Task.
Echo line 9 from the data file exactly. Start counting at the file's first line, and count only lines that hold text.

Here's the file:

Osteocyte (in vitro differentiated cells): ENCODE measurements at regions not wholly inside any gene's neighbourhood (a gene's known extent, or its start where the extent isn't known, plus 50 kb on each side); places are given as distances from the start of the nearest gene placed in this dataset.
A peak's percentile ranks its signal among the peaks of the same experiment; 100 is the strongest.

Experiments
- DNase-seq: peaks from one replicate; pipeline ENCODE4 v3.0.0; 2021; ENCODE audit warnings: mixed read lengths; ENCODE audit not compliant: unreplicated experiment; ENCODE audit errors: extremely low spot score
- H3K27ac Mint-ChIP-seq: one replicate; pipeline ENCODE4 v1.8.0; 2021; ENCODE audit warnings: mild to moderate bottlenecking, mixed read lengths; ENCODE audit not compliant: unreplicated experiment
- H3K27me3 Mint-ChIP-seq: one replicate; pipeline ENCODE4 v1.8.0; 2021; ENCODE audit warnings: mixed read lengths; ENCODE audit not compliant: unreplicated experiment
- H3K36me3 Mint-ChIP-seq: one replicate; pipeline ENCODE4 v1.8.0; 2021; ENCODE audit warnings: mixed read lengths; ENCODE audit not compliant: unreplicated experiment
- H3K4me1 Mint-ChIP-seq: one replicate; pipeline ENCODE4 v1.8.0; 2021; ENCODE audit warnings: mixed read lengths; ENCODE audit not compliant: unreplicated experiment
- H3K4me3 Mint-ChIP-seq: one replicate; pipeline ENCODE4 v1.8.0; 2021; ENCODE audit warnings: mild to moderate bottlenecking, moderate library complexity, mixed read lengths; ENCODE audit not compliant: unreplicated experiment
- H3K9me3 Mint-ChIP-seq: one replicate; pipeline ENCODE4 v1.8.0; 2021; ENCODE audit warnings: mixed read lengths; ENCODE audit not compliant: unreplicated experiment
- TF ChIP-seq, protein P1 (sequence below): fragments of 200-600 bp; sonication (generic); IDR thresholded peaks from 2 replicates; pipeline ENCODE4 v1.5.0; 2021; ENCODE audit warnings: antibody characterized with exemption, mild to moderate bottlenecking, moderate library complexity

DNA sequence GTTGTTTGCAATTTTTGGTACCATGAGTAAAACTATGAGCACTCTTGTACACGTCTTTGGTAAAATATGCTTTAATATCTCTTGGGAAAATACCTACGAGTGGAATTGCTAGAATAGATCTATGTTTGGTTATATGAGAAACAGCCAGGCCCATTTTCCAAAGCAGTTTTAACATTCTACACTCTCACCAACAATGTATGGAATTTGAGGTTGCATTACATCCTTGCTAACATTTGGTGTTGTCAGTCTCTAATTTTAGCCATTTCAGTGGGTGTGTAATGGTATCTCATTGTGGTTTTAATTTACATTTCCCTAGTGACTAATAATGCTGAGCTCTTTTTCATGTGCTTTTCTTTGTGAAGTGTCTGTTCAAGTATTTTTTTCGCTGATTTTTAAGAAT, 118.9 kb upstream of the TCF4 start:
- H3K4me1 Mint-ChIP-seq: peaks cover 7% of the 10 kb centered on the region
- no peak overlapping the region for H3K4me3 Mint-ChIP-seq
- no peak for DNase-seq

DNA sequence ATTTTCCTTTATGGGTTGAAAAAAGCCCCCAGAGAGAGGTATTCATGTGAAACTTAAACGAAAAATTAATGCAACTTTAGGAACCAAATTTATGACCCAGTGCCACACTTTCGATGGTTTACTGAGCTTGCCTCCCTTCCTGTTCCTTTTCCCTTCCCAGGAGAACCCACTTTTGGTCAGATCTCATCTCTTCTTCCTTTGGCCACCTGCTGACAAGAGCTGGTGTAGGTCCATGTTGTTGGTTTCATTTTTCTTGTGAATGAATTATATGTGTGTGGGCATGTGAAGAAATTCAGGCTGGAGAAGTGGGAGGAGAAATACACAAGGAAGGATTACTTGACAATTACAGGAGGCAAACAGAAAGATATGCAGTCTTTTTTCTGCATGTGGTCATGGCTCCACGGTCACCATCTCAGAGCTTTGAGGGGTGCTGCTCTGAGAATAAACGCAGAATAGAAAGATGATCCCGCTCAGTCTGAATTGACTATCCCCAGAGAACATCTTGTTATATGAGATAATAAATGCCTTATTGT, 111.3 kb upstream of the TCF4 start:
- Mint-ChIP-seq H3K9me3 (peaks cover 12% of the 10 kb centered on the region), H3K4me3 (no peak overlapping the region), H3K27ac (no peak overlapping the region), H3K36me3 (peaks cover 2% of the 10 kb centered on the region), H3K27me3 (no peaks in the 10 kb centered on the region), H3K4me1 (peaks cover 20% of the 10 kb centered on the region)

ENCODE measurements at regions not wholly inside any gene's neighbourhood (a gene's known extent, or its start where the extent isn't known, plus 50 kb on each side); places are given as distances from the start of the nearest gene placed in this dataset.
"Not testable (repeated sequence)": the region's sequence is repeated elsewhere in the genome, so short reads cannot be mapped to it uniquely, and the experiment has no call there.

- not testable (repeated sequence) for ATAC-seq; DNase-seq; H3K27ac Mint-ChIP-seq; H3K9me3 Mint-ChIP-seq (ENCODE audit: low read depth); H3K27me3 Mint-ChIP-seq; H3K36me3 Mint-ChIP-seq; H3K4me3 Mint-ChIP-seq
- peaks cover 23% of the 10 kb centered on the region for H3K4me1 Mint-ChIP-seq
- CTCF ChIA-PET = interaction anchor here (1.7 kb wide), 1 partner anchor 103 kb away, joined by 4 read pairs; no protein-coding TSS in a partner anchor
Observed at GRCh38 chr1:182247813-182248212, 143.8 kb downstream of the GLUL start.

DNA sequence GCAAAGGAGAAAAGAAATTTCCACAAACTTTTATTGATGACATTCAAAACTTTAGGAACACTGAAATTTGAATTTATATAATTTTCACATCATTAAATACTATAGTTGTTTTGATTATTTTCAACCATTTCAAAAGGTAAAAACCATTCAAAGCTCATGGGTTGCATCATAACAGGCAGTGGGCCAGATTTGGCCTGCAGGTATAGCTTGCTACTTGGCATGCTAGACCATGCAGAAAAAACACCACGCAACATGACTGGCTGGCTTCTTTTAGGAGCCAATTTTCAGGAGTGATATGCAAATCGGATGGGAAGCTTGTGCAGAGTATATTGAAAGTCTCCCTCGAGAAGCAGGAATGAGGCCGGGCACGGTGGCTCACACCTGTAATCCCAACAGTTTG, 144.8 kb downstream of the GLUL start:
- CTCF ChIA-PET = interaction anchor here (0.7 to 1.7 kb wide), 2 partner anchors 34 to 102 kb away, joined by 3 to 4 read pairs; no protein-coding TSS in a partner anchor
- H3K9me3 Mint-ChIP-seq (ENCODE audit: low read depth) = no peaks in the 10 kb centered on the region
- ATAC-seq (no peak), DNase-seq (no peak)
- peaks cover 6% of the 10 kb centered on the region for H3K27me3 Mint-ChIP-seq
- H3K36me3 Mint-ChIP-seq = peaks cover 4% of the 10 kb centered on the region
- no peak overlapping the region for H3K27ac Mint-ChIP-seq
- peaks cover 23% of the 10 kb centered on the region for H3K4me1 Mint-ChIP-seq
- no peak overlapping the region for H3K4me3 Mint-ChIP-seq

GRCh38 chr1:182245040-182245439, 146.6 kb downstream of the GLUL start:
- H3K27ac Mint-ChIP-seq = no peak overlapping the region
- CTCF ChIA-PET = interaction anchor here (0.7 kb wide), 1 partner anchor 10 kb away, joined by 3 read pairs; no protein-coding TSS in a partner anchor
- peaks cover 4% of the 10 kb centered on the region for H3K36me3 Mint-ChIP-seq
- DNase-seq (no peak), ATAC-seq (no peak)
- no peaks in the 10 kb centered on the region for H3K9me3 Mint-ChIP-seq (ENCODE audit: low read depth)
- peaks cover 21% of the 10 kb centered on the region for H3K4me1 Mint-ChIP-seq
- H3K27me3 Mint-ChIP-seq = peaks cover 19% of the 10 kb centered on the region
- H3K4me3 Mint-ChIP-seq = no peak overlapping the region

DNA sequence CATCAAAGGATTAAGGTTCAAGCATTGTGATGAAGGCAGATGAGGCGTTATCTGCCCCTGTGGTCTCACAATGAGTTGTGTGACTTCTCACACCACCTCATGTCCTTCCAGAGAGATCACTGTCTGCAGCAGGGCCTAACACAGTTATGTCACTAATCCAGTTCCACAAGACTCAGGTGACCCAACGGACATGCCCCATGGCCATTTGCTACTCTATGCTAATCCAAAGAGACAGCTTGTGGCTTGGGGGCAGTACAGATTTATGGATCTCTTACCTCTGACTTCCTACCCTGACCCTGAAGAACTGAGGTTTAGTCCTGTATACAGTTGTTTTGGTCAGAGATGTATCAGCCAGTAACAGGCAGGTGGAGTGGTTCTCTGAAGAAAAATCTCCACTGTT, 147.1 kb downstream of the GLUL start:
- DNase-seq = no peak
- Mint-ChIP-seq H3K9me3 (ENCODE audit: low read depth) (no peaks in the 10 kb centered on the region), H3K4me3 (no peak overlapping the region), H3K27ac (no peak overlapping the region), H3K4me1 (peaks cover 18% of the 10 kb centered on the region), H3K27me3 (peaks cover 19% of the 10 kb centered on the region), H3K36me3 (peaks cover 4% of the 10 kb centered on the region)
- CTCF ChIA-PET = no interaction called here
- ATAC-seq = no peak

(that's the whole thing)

- H3K4me3 Mint-ChIP-seq: one replicate; pipeline ENCODE4 v1.8.0; 2021; ENCODE audit warnings: mild to moderate bottlenecking, moderate library complexity, mixed read lengths; ENCODE audit not compliant: unreplicated experiment